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I've been stuck on the very last part of this problem from Baby Rudin for the past couple of days. If anyone could point me in the right direction, I'd appreciate it.

The Problem:

Suppose $a_n > 0$ and $\sum_{n=1}^{\infty} a_n$ converges. Put

$$ r_n = \sum_{m=n}^{\infty} a_m .$$

Prove that

$$ \frac{a_n}{\sqrt{r_n}} < 2(\sqrt{r_n} - \sqrt{r_{n+1}}) $$

and deduce that $\sum \frac{a_n}{\sqrt{r_n}}$ converges.

Where I Am:

I've, indeed, proven the inequality; but, try as I might, I have not been able to prove (pardon me, "deduce") that $\sum \frac{a_n}{\sqrt{r_n}}$ converges. I've hit it with every inequality I can think of (so as to use the comparison test), and manipulated this thing algebraically every imaginable way, but it's been many days with no luck. Indeed, all I need to show is that

$$ \frac{a_n}{\sqrt{r_n}} < 2(\sqrt{r_n} - \sqrt{r_{n+1}}) \le a_n $$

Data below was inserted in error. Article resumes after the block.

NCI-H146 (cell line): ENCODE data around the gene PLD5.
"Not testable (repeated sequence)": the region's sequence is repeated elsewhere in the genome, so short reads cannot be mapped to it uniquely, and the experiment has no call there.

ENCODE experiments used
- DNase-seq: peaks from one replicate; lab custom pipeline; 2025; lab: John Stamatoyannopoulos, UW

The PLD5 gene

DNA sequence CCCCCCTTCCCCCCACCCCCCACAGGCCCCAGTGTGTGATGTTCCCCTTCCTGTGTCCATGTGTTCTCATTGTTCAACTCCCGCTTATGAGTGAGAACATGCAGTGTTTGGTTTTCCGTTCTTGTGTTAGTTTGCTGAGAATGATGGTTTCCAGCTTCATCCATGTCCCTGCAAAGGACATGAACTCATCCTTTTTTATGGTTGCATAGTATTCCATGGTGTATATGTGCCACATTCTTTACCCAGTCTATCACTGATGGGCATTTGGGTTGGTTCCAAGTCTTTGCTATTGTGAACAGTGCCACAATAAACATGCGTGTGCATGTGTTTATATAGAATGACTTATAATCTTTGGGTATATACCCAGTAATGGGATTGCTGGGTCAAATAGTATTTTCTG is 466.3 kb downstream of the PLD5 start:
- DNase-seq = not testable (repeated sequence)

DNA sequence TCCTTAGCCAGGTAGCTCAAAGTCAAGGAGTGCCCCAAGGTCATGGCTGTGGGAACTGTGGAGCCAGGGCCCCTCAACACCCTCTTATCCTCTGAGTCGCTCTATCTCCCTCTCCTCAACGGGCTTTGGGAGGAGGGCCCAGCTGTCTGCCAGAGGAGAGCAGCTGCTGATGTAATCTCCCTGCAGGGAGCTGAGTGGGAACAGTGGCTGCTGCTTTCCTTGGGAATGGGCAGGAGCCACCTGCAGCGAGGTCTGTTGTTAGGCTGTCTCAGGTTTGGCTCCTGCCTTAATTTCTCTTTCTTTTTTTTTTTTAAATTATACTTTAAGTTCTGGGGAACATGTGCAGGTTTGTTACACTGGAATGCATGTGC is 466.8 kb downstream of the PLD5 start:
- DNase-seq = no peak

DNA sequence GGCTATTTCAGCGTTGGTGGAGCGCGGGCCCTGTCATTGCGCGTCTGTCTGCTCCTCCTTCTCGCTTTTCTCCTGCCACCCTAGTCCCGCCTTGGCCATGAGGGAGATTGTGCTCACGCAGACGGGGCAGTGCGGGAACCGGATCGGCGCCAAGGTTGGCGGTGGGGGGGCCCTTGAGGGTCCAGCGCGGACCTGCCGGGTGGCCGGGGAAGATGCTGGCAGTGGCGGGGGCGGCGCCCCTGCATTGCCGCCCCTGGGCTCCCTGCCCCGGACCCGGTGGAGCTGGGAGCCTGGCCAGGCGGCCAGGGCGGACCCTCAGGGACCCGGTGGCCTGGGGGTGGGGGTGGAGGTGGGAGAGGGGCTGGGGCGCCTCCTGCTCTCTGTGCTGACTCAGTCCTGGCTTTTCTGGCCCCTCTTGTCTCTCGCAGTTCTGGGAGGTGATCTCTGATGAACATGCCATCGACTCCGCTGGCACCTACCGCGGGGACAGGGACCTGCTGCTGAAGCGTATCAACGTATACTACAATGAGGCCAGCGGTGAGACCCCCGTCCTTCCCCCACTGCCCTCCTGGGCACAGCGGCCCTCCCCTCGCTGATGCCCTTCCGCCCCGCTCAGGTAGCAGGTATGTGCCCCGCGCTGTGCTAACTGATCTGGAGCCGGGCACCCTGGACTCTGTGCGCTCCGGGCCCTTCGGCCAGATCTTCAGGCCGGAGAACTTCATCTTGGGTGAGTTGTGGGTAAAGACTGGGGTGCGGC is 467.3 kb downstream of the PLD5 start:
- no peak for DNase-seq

for all $n$. Something seemingly so quaint, so modest... and yet, this might be the one that breaks me.

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    $\begingroup$ $$\sum_{n=1}^N\frac{a_n}{\sqrt{r_n}}\leqslant\sum_{n=1}^N2(\sqrt{r_n} - \sqrt{r_{n+1}})=2\sqrt{r_1}-2\sqrt{r_{N+1}}<2\sqrt{r_1}$$ $\endgroup$ – Did Oct 17 '17 at 6:28
  • $\begingroup$ Are you also a math prof too? ..... $\endgroup$ – DeepSea Oct 17 '17 at 6:34
  • $\begingroup$ Related: math.stackexchange.com/questions/1991226/…. $\endgroup$ – Martin R Oct 17 '17 at 6:41
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Hint: the terms on the right form a telescoping series.

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